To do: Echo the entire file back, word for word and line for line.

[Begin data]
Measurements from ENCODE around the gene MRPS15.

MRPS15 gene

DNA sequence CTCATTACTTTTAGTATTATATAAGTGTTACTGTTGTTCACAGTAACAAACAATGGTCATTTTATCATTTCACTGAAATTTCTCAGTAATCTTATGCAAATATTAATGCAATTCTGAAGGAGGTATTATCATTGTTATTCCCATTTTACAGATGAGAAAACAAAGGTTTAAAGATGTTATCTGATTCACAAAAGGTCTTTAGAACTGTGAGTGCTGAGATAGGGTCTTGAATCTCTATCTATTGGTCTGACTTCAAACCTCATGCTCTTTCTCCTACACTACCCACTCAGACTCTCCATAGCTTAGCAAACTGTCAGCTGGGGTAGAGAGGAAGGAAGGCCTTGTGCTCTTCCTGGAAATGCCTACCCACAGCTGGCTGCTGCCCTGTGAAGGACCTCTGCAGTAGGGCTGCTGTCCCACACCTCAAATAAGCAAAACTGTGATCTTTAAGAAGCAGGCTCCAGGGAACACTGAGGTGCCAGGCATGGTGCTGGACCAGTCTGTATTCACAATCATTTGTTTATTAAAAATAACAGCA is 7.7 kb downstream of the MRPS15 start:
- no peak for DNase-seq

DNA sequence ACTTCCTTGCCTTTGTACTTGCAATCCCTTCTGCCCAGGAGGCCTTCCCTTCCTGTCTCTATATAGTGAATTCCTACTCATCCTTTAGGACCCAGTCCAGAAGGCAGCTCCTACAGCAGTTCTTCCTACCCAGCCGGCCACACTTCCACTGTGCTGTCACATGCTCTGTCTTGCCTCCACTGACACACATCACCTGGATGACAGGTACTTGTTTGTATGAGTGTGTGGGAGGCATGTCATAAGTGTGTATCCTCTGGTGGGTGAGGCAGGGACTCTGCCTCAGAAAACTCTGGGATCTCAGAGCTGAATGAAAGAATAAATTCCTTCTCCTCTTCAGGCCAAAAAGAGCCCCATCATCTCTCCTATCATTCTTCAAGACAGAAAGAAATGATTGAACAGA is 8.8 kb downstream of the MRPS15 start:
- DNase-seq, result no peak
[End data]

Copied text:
Measurements from ENCODE around the gene MRPS15.

MRPS15 gene

DNA sequence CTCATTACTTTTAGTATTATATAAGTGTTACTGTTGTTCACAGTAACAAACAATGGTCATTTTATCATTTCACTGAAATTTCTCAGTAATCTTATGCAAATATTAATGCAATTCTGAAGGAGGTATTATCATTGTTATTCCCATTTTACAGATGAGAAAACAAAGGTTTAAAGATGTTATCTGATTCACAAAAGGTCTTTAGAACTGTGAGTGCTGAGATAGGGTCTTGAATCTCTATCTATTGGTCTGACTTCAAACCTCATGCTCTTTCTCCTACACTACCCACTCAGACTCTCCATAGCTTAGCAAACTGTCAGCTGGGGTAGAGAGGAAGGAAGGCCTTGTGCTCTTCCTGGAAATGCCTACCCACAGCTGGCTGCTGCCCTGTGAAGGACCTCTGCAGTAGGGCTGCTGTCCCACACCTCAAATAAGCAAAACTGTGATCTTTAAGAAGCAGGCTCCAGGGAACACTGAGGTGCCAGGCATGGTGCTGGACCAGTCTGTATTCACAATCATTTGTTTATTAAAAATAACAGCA is 7.7 kb downstream of the MRPS15 start:
- no peak for DNase-seq

DNA sequence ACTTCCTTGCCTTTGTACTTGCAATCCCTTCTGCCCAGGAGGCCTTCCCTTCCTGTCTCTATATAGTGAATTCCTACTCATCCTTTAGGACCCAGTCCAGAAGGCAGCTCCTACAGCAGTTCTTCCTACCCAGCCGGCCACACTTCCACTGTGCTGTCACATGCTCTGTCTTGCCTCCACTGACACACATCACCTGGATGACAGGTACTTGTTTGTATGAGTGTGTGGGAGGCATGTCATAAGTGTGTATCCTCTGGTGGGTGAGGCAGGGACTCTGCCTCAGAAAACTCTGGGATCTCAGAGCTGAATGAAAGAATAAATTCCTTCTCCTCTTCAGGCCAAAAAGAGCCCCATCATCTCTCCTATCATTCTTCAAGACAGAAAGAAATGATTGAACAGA is 8.8 kb downstream of the MRPS15 start:
- DNase-seq, result no peak